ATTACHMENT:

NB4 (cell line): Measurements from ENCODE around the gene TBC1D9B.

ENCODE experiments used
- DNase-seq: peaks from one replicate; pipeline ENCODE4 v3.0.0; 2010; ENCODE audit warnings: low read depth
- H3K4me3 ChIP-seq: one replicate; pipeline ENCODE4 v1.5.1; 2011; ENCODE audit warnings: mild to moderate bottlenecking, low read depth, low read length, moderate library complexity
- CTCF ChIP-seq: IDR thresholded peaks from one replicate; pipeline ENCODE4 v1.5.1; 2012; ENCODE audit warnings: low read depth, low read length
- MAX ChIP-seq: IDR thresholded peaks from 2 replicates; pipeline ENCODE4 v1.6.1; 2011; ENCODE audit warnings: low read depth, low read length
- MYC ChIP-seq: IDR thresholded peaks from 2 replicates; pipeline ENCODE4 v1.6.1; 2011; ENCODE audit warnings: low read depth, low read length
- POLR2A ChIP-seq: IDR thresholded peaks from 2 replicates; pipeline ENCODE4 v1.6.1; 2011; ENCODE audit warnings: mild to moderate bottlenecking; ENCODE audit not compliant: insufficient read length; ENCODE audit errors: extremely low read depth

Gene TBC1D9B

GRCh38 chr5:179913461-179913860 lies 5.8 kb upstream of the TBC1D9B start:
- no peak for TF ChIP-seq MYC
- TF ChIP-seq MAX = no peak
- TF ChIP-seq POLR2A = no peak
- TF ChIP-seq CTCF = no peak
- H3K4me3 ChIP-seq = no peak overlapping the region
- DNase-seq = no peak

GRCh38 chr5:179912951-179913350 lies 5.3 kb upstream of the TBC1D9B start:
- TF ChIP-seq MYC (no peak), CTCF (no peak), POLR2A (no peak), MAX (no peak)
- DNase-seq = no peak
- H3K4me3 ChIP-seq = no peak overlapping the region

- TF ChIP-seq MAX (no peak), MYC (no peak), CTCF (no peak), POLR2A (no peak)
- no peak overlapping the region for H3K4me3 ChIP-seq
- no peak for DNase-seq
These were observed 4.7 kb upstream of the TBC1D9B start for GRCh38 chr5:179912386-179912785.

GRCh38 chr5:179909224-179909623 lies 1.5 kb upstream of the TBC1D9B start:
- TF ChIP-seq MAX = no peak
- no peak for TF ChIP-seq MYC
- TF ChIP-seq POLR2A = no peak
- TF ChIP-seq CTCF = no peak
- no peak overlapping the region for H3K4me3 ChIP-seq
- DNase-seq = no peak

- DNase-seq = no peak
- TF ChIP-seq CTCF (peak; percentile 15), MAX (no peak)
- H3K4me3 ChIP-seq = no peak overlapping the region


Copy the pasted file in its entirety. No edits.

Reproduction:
NB4 (cell line): Measurements from ENCODE around the gene TBC1D9B.

ENCODE experiments used
- DNase-seq: peaks from one replicate; pipeline ENCODE4 v3.0.0; 2010; ENCODE audit warnings: low read depth
- H3K4me3 ChIP-seq: one replicate; pipeline ENCODE4 v1.5.1; 2011; ENCODE audit warnings: mild to moderate bottlenecking, low read depth, low read length, moderate library complexity
- CTCF ChIP-seq: IDR thresholded peaks from one replicate; pipeline ENCODE4 v1.5.1; 2012; ENCODE audit warnings: low read depth, low read length
- MAX ChIP-seq: IDR thresholded peaks from 2 replicates; pipeline ENCODE4 v1.6.1; 2011; ENCODE audit warnings: low read depth, low read length
- MYC ChIP-seq: IDR thresholded peaks from 2 replicates; pipeline ENCODE4 v1.6.1; 2011; ENCODE audit warnings: low read depth, low read length
- POLR2A ChIP-seq: IDR thresholded peaks from 2 replicates; pipeline ENCODE4 v1.6.1; 2011; ENCODE audit warnings: mild to moderate bottlenecking; ENCODE audit not compliant: insufficient read length; ENCODE audit errors: extremely low read depth

Gene TBC1D9B

GRCh38 chr5:179913461-179913860 lies 5.8 kb upstream of the TBC1D9B start:
- no peak for TF ChIP-seq MYC
- TF ChIP-seq MAX = no peak
- TF ChIP-seq POLR2A = no peak
- TF ChIP-seq CTCF = no peak
- H3K4me3 ChIP-seq = no peak overlapping the region
- DNase-seq = no peak

GRCh38 chr5:179912951-179913350 lies 5.3 kb upstream of the TBC1D9B start:
- TF ChIP-seq MYC (no peak), CTCF (no peak), POLR2A (no peak), MAX (no peak)
- DNase-seq = no peak
- H3K4me3 ChIP-seq = no peak overlapping the region

- TF ChIP-seq MAX (no peak), MYC (no peak), CTCF (no peak), POLR2A (no peak)
- no peak overlapping the region for H3K4me3 ChIP-seq
- no peak for DNase-seq
These were observed 4.7 kb upstream of the TBC1D9B start for GRCh38 chr5:179912386-179912785.

GRCh38 chr5:179909224-179909623 lies 1.5 kb upstream of the TBC1D9B start:
- TF ChIP-seq MAX = no peak
- no peak for TF ChIP-seq MYC
- TF ChIP-seq POLR2A = no peak
- TF ChIP-seq CTCF = no peak
- no peak overlapping the region for H3K4me3 ChIP-seq
- DNase-seq = no peak

- DNase-seq = no peak
- TF ChIP-seq CTCF (peak; percentile 15), MAX (no peak)
- H3K4me3 ChIP-seq = no peak overlapping the region